Armed with your trusty gun, you can do some nasty damage with its unlimited ammo. Scattered on each level, there are a number of power-ups to be found. You are given a limited amount of ammo with each power-up but they are much more powerful than the standard bullets.
Rad Rodgers Radical Edition, like its original version, was developed with Unreal Engine. The visuals are bright and colourful and the cut-scenes look very nicely animated. I cannot help but notice that it sometimes suffers from pixelation in some parts of the game.
There are points in the game where this is intentional and Dusty has to enter the Pixelverse in order to fix parts of the game. There are parts of the game where the resolution just seems to drop though even when not close to “bug” infected areas.
The actual character models seem oddly familiar though I do not think it was the developers’ intention. The main character Rad bears a shocking resemblance to Dash from The Incredibles but it is not the same voice actor, though they do sound similar.
As regards to Dusty, he looks like a particular appliance from the film Sausage Party. Perhaps it’s just the look of creepy intent in his eyes and the long arms and even the way he talks. He may be every child’s favourite toy but he certainly does not speak like one.
Even though it has the appearance of a colourful 2D platform game, Rad Rodgers is not a game aimed at children. Sure, you could turn off the bad language and blood but for those that are old enough to listen to cuss words and see sprays of red, you would be missing out on the main intention of the game.
The music and sound effects are very upbeat and have a distinct “Rock feel to it. The voice work is very well done but then, what would you expect when the legendary Jon St. John is lending his voice. Not just for his recurring role as Duke Nukem but as Dusty the games console as well.
As good as the game sounds on paper and the success it had on Kickstarter, there are a number of issues that need to be addressed. Controls can be fiddly at times, especially when trying to aim and fire at the same time. This is harder on a single Joy-Con and the aim lock does not seem to work at all.
Enemies and hazards seem to be overly destructive. They can wipe your life out very quickly, even in normal mode and just a mere toe in the water is life threatening. I get that the devs wanted to make the game as challenging as possible but there are points where I struggled to overcome certain obstacles, mainly because the cooldown between turrets is far too short.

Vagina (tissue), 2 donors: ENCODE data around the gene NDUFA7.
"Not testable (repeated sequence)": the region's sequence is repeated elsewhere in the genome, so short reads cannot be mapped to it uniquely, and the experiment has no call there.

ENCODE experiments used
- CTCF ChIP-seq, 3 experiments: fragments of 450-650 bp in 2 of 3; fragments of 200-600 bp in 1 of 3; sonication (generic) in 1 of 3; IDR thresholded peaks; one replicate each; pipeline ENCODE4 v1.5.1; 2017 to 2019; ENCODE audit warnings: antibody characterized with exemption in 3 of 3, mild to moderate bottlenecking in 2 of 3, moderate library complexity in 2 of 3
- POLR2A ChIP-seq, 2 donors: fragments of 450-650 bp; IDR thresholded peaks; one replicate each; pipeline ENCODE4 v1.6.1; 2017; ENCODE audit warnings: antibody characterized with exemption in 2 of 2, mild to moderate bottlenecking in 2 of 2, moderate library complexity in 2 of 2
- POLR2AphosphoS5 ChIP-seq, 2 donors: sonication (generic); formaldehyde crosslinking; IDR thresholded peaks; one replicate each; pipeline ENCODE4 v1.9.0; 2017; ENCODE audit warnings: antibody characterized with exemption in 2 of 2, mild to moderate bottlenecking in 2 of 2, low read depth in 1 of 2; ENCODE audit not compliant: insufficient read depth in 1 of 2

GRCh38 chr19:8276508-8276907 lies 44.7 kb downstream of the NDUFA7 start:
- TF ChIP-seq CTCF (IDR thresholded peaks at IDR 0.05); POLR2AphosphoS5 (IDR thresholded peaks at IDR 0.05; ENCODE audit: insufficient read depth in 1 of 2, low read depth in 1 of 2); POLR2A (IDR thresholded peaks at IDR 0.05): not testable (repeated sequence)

The humour of the game is also rather crass. I might have enjoyed it more when I was still in my teens but as a 30 something year old man it just comes off as crude. The overuse of certain jokes that apply to a certain rear cavity is more disturbing than funny, especially when most of the NPC’s of the game seem to be really into it.
Rad Rodgers Radical Edition is a welcome throwback to the 90’s platformers, with humour that would make even the foul mouth Conker blush. The visuals are pretty and the animation would make Pixar proud. The mini-games in between levels help to bulk out the game though they don’t really offer anything else to the experience.
I was looking forward to this game for a quite a while but now after playing it, I realised that my expectations were probably too high. Don’t get me wrong, I enjoy the gameplay and will surely pick it up again from time to time to play. However, I feel it is one of those games that it is a little too short to say “OMG! You have to play this game.”
Still, the two-player aspect does give it more enjoyability. I cannot say it is the best game in the world but it isn’t a complete waste of time either. I will leave it up to you decide whether you want to play Rad Rodgers Radical Edition or not.
THE VERDICT: 7/10
*Review Key Provided by THQ Nordic
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Tags: HandyGames, Nintendo Switch, Rad Rodgers, Rad Rodgers Radical Edition, review, Slipgate Studios, Switch Review
This post was written by Mike Scorpio